The holy season of Lent has begun amid the unrelenting cold and snow of a brutal New England winter. Yet, the transition from winter to spring weather that we will (hopefully) experience during Lent is a fitting analogy for what Lent is meant to accomplish within each of us.
Lent is traditionally marked by the penitential practices of prayer, fasting and almsgiving. Prayer leads to a deeper relationship with the Lord; fasting leads to deeper self-mastery over the appetites; almsgiving leads to deeper charity towards those in most need. All three penitential practices are meant to help us grow in imitation of the charity of Christ which is always about self-giving.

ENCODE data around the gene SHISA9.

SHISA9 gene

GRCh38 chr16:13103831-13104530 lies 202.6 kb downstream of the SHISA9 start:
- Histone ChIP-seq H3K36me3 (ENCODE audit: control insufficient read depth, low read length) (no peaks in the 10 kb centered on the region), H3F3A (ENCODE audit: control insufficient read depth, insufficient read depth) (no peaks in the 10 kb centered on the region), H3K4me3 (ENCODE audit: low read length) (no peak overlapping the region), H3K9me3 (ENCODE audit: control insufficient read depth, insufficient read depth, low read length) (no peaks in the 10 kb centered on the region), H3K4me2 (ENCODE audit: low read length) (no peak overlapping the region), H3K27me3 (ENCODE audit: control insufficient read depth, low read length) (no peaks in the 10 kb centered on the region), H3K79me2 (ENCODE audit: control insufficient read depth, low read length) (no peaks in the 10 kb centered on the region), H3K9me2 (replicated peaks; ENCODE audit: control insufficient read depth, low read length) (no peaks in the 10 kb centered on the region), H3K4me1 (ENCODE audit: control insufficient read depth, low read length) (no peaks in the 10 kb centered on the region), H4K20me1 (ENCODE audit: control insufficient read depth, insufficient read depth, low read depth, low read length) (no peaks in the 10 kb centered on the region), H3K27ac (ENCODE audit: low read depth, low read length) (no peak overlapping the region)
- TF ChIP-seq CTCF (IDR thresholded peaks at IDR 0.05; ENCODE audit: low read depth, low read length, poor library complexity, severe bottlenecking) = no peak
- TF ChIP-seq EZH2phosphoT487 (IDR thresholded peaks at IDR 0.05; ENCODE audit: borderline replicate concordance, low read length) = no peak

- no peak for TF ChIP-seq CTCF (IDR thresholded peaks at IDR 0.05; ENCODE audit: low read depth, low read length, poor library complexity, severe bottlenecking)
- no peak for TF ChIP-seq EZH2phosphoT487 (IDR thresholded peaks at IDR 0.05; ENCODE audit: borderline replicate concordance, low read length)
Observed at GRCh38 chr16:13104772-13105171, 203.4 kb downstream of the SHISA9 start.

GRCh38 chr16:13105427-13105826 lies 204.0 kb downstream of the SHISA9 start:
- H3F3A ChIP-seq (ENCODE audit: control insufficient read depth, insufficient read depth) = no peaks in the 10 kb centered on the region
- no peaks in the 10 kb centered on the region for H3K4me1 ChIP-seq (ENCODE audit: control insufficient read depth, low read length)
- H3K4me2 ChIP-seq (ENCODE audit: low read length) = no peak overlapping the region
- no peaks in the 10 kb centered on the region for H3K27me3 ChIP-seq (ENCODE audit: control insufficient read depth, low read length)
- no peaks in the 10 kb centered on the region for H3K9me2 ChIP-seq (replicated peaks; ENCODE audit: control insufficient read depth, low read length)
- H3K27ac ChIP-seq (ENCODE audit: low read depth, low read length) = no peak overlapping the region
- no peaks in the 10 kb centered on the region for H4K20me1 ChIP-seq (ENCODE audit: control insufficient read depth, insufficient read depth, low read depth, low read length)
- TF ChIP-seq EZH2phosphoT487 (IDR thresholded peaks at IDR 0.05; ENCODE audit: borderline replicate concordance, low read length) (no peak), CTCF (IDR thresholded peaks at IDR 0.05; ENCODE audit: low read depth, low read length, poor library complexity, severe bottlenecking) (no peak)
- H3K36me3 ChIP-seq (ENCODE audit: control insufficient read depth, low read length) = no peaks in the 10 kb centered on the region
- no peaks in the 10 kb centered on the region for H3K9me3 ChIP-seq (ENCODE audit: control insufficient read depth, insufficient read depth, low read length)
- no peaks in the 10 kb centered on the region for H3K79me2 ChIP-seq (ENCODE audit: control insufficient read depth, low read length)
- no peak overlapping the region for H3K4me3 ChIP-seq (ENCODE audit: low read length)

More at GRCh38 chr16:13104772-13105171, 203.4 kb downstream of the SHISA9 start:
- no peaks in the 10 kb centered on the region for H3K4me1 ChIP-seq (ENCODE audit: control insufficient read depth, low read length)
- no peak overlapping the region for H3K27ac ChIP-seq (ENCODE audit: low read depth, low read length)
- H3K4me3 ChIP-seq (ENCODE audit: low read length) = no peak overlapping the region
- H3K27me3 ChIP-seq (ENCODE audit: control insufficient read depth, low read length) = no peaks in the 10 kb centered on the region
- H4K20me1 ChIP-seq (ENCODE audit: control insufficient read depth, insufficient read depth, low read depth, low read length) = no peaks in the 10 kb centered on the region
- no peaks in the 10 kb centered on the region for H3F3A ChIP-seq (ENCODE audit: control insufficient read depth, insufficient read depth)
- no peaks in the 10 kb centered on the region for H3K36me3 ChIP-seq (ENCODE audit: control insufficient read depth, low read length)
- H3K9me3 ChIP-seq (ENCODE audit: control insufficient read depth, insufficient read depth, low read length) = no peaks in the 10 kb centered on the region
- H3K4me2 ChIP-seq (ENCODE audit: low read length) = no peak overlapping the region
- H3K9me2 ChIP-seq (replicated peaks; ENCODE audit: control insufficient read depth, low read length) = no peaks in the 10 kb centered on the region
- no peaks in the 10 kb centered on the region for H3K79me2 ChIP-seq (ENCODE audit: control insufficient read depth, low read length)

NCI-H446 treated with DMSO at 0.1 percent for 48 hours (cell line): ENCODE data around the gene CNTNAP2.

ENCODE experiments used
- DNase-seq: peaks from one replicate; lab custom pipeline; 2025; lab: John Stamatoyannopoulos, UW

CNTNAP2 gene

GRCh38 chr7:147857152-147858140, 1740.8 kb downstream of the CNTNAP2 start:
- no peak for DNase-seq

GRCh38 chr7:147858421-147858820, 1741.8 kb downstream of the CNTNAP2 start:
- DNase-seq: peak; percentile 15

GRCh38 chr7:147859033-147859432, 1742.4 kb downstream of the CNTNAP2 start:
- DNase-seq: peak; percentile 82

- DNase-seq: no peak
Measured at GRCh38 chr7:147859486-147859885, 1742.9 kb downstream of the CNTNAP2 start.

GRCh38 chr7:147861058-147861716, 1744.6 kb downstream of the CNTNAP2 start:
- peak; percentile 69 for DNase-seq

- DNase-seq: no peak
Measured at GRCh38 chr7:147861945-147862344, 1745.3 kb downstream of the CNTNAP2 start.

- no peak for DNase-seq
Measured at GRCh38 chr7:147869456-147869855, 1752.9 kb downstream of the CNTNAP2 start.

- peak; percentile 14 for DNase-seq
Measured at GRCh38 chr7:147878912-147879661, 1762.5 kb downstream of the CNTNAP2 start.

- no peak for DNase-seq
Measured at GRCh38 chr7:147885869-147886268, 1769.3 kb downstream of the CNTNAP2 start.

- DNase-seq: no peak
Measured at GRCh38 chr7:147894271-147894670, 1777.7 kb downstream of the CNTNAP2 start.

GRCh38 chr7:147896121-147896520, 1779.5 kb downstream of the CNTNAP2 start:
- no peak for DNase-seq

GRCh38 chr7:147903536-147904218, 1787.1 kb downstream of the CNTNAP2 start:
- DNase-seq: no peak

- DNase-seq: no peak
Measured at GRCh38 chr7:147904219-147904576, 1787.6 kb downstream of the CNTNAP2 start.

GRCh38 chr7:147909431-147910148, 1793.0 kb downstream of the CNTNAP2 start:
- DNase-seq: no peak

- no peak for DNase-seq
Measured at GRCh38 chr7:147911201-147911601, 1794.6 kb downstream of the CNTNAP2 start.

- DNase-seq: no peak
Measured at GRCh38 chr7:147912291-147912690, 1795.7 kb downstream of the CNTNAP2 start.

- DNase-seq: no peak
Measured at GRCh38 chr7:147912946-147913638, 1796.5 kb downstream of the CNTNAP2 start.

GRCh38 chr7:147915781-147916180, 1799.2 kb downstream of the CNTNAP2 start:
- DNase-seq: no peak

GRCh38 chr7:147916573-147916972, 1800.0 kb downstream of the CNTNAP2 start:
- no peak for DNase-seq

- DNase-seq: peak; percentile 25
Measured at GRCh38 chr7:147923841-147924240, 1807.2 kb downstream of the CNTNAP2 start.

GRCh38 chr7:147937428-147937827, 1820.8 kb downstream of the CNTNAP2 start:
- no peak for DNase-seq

Like winter, the human heart can at times be cold and harsh, closed to the love of God and the needs of others. This is why Pope Francis continues to call us to go out of ourselves to serve those in need. In his Lenten message, the Pope challenges us to overcome what he calls a “globalization of indifference.”
When we grow in our relationship with God through prayer, the cold heart begins to thaw. When we fast, we become aware of both the physical and spiritual hunger that exists in the world. When we give alms, we share God’s love. Lent, therefore, is the ideal time to overcome the globalization of indifference; but that indifference must first be overcome in our own hearts.
In the coming weeks, the snow will melt and the warmth will return. Indeed, this is what Lent is meant to accomplish in our hearts as well.